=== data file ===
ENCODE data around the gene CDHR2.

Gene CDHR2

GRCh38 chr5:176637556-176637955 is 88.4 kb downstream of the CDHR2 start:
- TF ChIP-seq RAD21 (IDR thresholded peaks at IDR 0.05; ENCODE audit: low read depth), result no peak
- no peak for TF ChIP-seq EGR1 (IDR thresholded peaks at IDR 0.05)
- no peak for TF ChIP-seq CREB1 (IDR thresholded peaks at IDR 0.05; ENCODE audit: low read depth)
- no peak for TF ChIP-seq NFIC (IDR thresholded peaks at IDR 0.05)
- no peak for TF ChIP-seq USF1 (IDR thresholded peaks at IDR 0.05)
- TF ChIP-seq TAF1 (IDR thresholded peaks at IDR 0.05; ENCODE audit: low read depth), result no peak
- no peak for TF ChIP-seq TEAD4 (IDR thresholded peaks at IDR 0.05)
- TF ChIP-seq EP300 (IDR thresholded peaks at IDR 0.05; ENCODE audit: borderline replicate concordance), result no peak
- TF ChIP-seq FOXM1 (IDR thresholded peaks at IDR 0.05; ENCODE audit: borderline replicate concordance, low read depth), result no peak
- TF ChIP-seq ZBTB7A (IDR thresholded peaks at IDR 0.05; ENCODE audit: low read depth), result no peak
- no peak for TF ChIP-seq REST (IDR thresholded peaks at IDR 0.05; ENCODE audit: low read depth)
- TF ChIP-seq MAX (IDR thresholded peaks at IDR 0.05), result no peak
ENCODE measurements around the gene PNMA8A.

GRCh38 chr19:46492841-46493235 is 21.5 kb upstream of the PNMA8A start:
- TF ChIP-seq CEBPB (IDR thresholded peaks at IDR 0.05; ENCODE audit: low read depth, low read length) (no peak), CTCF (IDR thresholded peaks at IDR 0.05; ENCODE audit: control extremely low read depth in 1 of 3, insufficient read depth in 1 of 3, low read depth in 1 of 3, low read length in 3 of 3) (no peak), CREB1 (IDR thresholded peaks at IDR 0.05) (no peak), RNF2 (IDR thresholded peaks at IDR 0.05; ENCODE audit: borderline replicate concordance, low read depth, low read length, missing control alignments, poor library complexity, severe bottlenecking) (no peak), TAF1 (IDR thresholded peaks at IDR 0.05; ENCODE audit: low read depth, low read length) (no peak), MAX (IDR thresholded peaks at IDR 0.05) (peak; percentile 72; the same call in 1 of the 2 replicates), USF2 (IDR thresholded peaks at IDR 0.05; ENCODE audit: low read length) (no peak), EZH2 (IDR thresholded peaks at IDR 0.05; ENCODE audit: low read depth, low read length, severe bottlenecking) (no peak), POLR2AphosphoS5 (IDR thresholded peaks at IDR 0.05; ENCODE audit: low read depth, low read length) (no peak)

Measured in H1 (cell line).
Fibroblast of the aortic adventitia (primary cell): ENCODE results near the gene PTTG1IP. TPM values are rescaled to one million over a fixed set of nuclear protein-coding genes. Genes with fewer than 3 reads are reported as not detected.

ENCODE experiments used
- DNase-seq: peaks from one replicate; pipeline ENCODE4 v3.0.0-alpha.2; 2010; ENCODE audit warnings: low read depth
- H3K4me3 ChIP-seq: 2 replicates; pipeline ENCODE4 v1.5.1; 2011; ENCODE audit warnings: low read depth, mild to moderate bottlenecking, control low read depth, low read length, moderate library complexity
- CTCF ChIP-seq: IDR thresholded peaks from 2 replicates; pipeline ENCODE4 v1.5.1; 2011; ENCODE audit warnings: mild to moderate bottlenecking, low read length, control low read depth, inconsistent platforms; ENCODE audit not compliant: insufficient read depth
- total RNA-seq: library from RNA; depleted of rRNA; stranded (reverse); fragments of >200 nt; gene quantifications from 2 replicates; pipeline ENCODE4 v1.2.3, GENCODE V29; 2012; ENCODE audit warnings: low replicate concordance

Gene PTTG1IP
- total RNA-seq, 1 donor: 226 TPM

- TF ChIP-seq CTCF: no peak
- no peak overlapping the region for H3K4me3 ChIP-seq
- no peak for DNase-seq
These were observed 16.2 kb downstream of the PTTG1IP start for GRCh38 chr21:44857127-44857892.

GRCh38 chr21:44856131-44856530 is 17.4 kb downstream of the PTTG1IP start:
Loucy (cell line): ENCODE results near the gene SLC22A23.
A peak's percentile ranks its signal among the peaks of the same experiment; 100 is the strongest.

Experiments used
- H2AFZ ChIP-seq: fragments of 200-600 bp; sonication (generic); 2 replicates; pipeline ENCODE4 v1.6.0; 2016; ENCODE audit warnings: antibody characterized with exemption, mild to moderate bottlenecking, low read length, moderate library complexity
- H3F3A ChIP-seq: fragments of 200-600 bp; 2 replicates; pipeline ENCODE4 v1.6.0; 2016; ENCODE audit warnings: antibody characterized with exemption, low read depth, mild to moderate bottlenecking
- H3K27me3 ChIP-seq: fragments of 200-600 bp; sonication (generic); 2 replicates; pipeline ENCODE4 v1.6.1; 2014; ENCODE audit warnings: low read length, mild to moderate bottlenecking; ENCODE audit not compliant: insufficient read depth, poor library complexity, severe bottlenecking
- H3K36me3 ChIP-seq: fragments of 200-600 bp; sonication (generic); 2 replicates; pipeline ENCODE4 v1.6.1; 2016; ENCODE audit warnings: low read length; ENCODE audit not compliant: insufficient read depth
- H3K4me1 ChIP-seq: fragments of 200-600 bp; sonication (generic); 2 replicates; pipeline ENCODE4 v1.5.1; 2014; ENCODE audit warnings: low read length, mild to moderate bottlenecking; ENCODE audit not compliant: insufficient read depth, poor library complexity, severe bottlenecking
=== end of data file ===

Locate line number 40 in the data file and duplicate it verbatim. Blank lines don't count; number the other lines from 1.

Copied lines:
- H3K4me1 ChIP-seq: fragments of 200-600 bp; sonication (generic); 2 replicates; pipeline ENCODE4 v1.5.1; 2014; ENCODE audit warnings: low read length, mild to moderate bottlenecking; ENCODE audit not compliant: insufficient read depth, poor library complexity, severe bottlenecking